Jethro Tull: The Rock Opera

Hechal Hatarbut, February 24

February 28, 2016 19:22
1 minute read.
Ian Anderson

Ian Anderson. (photo credit: PR)


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Ian Anderson, the venerable front man of British rock stalwarts Jethro Tull, continues to find inventive ways to recycle the band’s impressive back catalogue. The last time the 68-year-old Anderson visited Israel in 2012 was to perform Tull’s 1972 concept album Thick as a Brick and introduce a new Part 2 to the mix.

This round, Anderson has penned a self-styled “rock opera” loosely based on the life of the band’s namesake, Jethro Tull, an 18th century agriculturist. “Rather than tell the story in some sort of historical pastiche, I thought it would be more fun to use many elements of his life and talk about today and tomorrow by repositioning Mr. Tullas as a biochemist working in the field of genetic modification and doing research in crop production and animal cloning,” Anderson told The Jerusalem Post last month.

Despite his lofty aspirations, I don’t think there was anyone in the audience who was able to pick out a story line. But that didn’t detract at all from the spectacle of the show, that combined Anderson’s versatile touring band, oversized actors and singers (including Anderson) on a huge screen backdrop, who provided taped transitions between the songs and traded off vocals with the live Anderson.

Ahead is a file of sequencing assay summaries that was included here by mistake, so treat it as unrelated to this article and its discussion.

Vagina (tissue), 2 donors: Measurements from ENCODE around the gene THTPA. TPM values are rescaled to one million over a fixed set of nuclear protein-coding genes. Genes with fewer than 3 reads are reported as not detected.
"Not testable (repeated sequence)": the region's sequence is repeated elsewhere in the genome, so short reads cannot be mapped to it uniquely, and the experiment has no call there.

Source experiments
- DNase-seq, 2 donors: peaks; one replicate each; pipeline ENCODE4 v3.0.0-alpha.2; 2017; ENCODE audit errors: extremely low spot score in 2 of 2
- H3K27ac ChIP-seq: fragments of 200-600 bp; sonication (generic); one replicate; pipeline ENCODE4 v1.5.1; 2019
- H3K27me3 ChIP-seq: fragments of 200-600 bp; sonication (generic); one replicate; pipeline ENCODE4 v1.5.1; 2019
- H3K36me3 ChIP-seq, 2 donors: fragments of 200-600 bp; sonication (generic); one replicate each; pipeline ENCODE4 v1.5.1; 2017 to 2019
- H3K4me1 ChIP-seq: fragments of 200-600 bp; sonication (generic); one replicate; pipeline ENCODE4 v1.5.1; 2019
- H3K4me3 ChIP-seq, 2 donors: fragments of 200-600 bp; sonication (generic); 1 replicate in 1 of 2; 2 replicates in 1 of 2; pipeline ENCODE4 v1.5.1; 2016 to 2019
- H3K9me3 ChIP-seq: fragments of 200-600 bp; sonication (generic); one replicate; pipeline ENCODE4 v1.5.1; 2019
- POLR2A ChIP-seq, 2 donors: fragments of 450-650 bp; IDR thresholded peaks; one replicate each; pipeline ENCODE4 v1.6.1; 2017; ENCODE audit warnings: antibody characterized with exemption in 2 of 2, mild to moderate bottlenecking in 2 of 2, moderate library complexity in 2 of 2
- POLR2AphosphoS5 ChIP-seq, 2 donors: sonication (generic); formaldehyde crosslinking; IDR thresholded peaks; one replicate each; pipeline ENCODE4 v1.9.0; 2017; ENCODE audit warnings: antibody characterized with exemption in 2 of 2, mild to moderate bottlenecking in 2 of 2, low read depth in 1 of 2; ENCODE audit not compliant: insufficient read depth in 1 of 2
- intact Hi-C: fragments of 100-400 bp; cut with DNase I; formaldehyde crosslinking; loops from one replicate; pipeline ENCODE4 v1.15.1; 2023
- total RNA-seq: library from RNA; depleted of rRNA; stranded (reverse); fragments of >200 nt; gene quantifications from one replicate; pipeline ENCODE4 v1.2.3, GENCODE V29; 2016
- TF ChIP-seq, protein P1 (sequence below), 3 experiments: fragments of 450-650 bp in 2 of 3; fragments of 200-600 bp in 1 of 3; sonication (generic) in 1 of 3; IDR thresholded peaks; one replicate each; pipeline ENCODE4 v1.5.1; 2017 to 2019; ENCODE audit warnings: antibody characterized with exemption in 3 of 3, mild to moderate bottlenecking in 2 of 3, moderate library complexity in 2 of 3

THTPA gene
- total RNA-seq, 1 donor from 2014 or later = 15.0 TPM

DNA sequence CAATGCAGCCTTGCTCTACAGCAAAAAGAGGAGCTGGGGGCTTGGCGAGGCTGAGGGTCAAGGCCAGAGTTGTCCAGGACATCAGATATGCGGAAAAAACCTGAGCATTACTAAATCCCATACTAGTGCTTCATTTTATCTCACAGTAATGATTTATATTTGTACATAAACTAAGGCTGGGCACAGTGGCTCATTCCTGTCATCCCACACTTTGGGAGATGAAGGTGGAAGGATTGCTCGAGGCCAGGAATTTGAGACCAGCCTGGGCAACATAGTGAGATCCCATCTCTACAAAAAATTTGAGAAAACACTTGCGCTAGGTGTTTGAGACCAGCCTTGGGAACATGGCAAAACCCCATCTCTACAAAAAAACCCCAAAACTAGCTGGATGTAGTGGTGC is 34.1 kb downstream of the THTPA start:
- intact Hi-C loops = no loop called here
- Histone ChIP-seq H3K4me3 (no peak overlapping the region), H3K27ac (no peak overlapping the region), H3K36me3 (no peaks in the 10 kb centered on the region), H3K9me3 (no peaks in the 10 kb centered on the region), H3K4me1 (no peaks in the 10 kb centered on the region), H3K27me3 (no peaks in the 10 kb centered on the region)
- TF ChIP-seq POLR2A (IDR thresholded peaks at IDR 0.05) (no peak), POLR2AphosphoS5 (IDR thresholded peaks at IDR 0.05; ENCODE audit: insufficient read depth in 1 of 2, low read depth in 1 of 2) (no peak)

It may sound like a mess, but it proved to be highly enjoyable and multi-sensory. Cynics may say it was designed that way to take the focus away from Anderson, who has clearly lost some power and range to his easily identifiable vocals.

But visually, Anderson was his spry self, dashing from one side of the stage to another, interacting with his fellow band members and posing in his trademark one-legged perch as he continued to treat his numerous flute passages like they were electric guitar solos.

Many of the best-loved vintage Tull tunes were accounted for in tight, powerful versions, including “Aqualung,” “Wind Up,” “With You There” and “Locomotive Breath.” While the evening could have worked as a standard “greatest hits” revue, the addition of razzle dazzle turned it into an event that showed that Anderson was not only living in the past.

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